Entertainment & Arts

Howl's Moving Castle adapted for the stage in Southwark

Fantasy story Howl's Moving Castle is still, arguably, best known to cinema audiences as an Oscar-nominated 2004 Japanese animation, written and directed by Hayao Miyazaki.

But now the original novel, set in Wales, has been adapted for the stage by Davy and Kristin McGuire, with music from The Guillemots' Fyfe Dangerfield and narration from Stephen Fry.

"I've been into all sorts of music since I was a kid and I've always loved instrumental music, so its just been about finding the right chance to do something," says Fyfe Dangerfield, who is making his theatrical debut with the score.

The singer and composer, 30, is familiar to British music fans for his work with Brit-nominees Guillemots and his top-10 cover version of Billy Joel's She's Always A Woman - used in an advert for High Street retailers John Lewis.

But Dangerfield has also written commissioned pieces of music for the Lichfield arts festival and the opening of Birmingham Town Hall in 2007.

Describing his work on Howl as "open and collaborative", he says: "A lot of the music in Howl, I've just been working on at home for the last few years.

"But sometimes it's hard to find the right context for stuff like that and as soon as you have a story to tell and a focus point, then it becomes easier. It's just nice to be doing something that's not revolving around my voice."

Directors and designers Davy and Kristin McGuire were acclaimed for their show The Icebook, which projected moving images onto delicately constructed A3-sized pop up sets.

Image caption Kristin McGuire (right) will also star in the show

The couple met Dangerfield while directing the music video for the Guillemots track I Must Be A Lover.

"Initially the idea was to make a big version of The Icebook but we would have needed a much bigger budget and a proscenium theatre," says Kristin McGuire.

"The vaults at Southwark are not like that, so we thought we should make it more site specific and work with the dampness and the brickwork."

Welsh story

Written by late British author Diana Wynne Jones and first published in 1986, Howl's Moving Castle won a prestigious US award for children's literature.

The animated film premiered at the Venice Film Festival in 2004 and went on to make more than £149m worldwide - making it one of the most successful Japanese films of all time.

Nominated for an Oscar for best animated feature, it also picked up best animation awards from the LA and San Diego Critics Circles.

However, Dangerfield says: "Some people may come expecting to see a stage version of the film and it's nothing like it really.

"I still haven't actually read the book but it's definitely based more on that.

"The book was set in Wales because the name is Howell, like the Welsh name."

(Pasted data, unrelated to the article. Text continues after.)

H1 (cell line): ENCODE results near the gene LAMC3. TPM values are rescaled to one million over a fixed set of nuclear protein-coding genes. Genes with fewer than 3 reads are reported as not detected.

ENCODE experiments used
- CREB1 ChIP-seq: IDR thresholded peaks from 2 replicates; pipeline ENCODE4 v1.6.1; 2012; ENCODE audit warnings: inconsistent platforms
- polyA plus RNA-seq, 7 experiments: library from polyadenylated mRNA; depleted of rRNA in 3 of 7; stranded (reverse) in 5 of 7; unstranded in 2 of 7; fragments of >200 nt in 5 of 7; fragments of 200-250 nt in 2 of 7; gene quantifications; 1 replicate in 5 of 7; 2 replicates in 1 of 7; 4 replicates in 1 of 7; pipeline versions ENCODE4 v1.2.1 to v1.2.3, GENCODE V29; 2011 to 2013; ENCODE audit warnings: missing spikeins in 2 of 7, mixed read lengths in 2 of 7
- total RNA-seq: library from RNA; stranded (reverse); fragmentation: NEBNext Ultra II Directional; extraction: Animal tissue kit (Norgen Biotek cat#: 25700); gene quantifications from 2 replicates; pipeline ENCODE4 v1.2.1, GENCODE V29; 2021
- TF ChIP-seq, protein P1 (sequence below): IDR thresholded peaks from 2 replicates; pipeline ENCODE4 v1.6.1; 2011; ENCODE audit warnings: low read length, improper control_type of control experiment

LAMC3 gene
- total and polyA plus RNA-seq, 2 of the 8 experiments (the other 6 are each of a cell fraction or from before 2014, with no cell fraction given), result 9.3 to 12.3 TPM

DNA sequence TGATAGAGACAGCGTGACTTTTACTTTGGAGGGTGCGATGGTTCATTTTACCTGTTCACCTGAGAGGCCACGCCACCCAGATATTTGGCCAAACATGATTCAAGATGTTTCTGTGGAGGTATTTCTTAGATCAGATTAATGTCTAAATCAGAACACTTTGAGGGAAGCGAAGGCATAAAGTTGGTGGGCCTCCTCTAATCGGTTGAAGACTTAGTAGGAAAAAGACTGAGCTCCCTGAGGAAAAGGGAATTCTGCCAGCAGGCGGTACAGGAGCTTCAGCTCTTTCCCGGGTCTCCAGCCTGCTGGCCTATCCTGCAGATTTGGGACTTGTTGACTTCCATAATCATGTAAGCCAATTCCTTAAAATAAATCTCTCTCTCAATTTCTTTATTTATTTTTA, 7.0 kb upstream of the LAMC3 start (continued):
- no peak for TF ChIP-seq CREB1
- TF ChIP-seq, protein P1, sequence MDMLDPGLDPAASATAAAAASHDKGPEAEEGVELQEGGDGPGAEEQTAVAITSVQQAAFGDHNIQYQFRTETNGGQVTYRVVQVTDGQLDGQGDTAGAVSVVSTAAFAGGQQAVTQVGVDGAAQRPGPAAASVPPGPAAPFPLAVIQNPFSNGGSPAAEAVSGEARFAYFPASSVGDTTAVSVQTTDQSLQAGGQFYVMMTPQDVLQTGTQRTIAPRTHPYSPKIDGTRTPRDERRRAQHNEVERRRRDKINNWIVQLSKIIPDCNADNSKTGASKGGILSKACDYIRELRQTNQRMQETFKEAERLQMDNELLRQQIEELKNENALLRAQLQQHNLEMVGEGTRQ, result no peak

His admission may sound like an oversight on Dangerfield's part, but he insists: "In a way I didn't want to [read the novel], it was partially a conscious decision because I've seen the film and this is so different and it's the same with the book.

"I just wanted to take my inspiration as directly as I could from the script."

Image caption The animation was produced by the same studio behind the Oscar-winning Spirited Away

Dangerfield's sentiments are echoed by Kristin McGuire, who says: "We read the book and then we watched the film but Davy stopped halfway through and said: 'I can't watch the rest because I want to make something new.'"

The novel tells the story of Sophie, an 18-year-old girl who unexpectedly angers the evil Witch of the Waste and is cursed to appear as an old woman.

She takes shelter with Howl, a strange but flamboyant wizard whose home is a magical moving castle powered by a fire demon.

McGuire says: "The set looks like paper pop-ups but the pages don't unfold like in The Icebook.

"We still project onto it but the aesthetics are different, there's colour in it. It is inspired by The Icebook but it's very different."

While Kristin and Davy McGuire brought Dangerfield in to work on the music, the Playhouse persuaded Stephen Fry to narrate the show.

McGuire is full of praise for Fry, describing his voice as his "working perfectly in the piece, such soothing narration".

The entire production has cost somewhere in the region of £60,000. Chris Smyrnios, the Playhouse's artistic director, says: "I've always wanted to realise Howl's Moving Castle on the stage but its fantastical story, which shoots from location to location, was just too complicated to physically create.

"I'd seen the amazing work of Kristin and Davy McGuire, in particular their magical miniature theatre show The Icebook.

"It was a perfect match and their unique visual style has bought an exciting and fresh take to Diana Wynne Jones' modern classic."

Howl's Moving Castle is on at the Southwark Playhouse Vault until 7 January.

Related Internet links

The BBC is not responsible for the content of external Internet sites